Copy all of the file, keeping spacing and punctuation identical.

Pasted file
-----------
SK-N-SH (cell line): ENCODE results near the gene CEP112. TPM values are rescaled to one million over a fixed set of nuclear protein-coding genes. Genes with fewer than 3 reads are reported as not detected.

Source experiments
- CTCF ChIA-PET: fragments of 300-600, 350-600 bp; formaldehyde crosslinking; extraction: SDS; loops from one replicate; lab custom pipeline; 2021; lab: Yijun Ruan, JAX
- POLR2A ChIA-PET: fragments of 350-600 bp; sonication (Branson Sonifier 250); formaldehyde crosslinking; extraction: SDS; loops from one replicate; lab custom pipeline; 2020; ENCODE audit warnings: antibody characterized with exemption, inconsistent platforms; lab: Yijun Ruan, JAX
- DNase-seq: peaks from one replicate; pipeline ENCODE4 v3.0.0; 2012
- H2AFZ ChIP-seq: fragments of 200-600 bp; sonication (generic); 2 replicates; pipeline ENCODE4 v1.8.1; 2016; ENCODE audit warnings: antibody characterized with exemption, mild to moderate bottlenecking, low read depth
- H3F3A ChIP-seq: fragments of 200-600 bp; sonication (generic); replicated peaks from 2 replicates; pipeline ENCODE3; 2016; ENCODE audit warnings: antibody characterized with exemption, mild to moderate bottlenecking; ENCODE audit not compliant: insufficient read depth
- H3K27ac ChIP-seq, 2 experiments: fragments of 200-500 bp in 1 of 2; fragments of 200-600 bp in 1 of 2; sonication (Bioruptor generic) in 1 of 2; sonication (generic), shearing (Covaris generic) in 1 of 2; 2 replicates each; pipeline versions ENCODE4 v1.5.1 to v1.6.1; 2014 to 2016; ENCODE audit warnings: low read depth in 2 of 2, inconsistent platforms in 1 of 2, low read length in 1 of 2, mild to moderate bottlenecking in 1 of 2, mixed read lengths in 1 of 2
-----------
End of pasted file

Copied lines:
SK-N-SH (cell line): ENCODE results near the gene CEP112. TPM values are rescaled to one million over a fixed set of nuclear protein-coding genes. Genes with fewer than 3 reads are reported as not detected.

Source experiments
- CTCF ChIA-PET: fragments of 300-600, 350-600 bp; formaldehyde crosslinking; extraction: SDS; loops from one replicate; lab custom pipeline; 2021; lab: Yijun Ruan, JAX
- POLR2A ChIA-PET: fragments of 350-600 bp; sonication (Branson Sonifier 250); formaldehyde crosslinking; extraction: SDS; loops from one replicate; lab custom pipeline; 2020; ENCODE audit warnings: antibody characterized with exemption, inconsistent platforms; lab: Yijun Ruan, JAX
- DNase-seq: peaks from one replicate; pipeline ENCODE4 v3.0.0; 2012
- H2AFZ ChIP-seq: fragments of 200-600 bp; sonication (generic); 2 replicates; pipeline ENCODE4 v1.8.1; 2016; ENCODE audit warnings: antibody characterized with exemption, mild to moderate bottlenecking, low read depth
- H3F3A ChIP-seq: fragments of 200-600 bp; sonication (generic); replicated peaks from 2 replicates; pipeline ENCODE3; 2016; ENCODE audit warnings: antibody characterized with exemption, mild to moderate bottlenecking; ENCODE audit not compliant: insufficient read depth
- H3K27ac ChIP-seq, 2 experiments: fragments of 200-500 bp in 1 of 2; fragments of 200-600 bp in 1 of 2; sonication (Bioruptor generic) in 1 of 2; sonication (generic), shearing (Covaris generic) in 1 of 2; 2 replicates each; pipeline versions ENCODE4 v1.5.1 to v1.6.1; 2014 to 2016; ENCODE audit warnings: low read depth in 2 of 2, inconsistent platforms in 1 of 2, low read length in 1 of 2, mild to moderate bottlenecking in 1 of 2, mixed read lengths in 1 of 2